It took a while but, eventually, 2021 did unfold a competitive schedule that resembled something close to what ’19 offered. The last event to feature an American athlete before year’s end was in November, when Randon Miranda (60 kg, Rise RTC) won gold in Egypt. By then — and counting every officially-sanctioned competition including domestic Trials opportunities — US wrestlers spread across five age-groups had appeared in a combined 22 tournaments. For comparison’s sake, that number in ’20 was limited to only a baker’s dozen.
Hence, the data from which to derive a list declaring The Top-10 USA Greco-Roman Matches of 2021 is certainly more substantial than it was a year ago. But a wrinkle doth exist, and it pertains to the criteria involved with such an undertaking.
- Perceived significance related to the athlete, the event, or both.
- Match videos are not obstructed by a paywall, or any other means, and are therefore able to be viewed by the audience.
Matches are selected via numerous avenues, with the second listed criteria perhaps a critical factor. “Perceived significance” intends to suggest that a tournament is one of recognized esteem, such as at a selection process event or World-level competition. Though the phrasing is admittedly malleable (for a defining moment can occur during any round of any tournament in the eyes of participants and their coaches), it is widely understood among the greater wrestling community what does, and does not, meet this criteria.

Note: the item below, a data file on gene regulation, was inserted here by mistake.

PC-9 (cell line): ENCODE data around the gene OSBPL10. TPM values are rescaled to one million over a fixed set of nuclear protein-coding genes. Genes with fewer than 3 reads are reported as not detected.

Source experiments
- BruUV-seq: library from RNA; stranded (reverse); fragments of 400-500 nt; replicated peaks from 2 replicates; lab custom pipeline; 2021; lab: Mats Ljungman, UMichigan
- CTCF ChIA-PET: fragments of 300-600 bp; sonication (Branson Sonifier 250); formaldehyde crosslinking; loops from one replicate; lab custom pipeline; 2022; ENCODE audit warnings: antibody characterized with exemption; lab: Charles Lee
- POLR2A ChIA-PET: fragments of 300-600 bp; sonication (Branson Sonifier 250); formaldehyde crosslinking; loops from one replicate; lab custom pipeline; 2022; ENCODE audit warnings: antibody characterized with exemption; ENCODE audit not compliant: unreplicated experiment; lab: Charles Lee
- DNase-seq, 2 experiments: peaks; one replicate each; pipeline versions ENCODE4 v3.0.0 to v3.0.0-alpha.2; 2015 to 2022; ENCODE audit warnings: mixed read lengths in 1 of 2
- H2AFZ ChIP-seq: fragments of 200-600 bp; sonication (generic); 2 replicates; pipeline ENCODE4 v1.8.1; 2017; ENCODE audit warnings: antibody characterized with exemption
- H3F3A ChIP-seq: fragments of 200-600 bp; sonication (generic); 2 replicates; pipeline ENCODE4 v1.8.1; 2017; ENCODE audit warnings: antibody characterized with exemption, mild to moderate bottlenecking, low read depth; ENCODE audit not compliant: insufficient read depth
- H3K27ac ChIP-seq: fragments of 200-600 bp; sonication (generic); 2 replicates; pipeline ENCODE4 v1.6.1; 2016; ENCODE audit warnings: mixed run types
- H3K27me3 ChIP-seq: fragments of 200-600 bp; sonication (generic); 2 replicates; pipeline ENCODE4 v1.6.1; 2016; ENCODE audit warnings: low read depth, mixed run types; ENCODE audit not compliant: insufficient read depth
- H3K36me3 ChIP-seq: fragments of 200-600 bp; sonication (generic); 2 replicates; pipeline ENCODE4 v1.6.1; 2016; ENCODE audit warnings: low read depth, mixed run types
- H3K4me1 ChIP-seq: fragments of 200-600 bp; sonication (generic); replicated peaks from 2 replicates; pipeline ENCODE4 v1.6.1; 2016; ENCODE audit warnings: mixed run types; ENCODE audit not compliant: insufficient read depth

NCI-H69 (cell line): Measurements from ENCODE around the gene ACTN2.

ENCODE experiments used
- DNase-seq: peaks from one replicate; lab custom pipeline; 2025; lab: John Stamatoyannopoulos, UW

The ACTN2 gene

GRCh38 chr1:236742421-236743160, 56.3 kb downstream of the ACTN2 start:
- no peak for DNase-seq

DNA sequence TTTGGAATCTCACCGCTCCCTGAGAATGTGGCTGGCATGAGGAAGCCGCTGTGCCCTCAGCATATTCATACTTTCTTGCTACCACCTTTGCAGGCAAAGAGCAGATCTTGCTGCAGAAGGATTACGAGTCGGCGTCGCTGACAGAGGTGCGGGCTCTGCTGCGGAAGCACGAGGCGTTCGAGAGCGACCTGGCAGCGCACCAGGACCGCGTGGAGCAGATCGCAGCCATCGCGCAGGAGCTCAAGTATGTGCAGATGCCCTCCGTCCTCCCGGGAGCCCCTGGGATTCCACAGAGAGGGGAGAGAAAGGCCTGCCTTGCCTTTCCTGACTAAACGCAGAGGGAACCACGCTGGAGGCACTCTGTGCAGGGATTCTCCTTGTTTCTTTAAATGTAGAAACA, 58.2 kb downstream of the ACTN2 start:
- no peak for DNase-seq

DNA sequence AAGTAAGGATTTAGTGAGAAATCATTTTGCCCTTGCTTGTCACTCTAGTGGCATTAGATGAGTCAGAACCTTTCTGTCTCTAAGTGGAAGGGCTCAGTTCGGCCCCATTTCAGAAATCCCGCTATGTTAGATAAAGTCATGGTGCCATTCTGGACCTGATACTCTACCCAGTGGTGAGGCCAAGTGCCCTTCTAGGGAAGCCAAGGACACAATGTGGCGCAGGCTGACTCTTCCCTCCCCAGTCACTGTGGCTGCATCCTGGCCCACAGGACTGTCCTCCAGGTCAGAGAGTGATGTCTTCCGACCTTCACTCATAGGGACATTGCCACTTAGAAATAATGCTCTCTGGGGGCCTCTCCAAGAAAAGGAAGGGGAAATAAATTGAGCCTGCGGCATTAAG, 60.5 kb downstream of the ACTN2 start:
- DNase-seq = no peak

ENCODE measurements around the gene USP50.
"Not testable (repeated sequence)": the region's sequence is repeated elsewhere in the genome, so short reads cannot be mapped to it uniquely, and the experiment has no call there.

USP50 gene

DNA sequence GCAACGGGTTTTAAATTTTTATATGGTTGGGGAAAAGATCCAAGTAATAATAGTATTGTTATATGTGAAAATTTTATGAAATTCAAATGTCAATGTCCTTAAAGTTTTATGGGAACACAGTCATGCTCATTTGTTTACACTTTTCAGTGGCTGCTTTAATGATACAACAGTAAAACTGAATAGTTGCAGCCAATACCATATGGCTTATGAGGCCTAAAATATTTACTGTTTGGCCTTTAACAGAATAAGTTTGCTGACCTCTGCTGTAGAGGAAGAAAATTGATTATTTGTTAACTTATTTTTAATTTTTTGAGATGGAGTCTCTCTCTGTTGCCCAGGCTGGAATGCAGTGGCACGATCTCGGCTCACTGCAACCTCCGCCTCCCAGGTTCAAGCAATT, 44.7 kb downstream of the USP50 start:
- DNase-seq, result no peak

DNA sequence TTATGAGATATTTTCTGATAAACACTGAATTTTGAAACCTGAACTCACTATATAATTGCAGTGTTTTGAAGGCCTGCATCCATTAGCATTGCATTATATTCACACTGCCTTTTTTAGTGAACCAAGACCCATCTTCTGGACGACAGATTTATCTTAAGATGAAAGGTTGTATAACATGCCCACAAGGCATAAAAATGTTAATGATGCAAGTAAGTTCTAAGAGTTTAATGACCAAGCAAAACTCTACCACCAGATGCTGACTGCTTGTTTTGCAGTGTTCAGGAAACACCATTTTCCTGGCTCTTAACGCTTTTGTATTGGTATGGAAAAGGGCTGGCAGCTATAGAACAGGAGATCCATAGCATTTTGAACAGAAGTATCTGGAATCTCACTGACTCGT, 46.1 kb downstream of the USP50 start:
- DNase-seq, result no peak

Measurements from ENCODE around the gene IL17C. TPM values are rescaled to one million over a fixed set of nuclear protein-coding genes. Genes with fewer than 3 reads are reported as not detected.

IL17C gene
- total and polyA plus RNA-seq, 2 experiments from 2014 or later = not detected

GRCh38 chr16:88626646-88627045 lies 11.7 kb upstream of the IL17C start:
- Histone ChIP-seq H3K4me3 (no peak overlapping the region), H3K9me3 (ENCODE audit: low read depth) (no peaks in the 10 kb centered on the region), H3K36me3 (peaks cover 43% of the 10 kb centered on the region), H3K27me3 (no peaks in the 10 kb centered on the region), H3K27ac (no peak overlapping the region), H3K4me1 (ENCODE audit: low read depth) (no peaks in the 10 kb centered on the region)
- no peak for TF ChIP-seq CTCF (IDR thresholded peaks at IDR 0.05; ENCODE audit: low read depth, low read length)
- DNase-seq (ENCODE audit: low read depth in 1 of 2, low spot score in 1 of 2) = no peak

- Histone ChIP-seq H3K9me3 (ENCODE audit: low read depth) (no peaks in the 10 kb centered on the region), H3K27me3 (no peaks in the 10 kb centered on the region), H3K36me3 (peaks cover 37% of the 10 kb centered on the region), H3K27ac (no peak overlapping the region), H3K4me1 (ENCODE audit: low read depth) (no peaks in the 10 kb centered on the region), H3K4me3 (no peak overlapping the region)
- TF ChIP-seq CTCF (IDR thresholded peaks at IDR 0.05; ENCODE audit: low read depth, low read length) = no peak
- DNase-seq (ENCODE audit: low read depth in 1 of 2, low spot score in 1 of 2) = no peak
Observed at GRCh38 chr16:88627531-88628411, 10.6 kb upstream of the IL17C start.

The third item on the above list is the most important — because it automatically disqualifies the vast overwhelming majority of bouts that were contested at the Tokyo Olympics as well as the US Olympic Team Trials. Although several matches from both events can be found online (and plenty more for those who boast the technical acuity to uncover relative diamonds in the digital rough), to do so would at the very least seem a massive inconvenience for the casual end-user. And if a match is not readily consumable for the audience, it is not eligible. A simple policy.
Continuing out of order is #1, “excitement/adrenaline”. Matches featuring grand executions, thrilling maneuvers, and wild point exchanges fit this description; so too can bouts in which points are scarce. How a match was contested between the athletes is often as memorable as the outcome.
Top-10 USA Greco Matches of 2021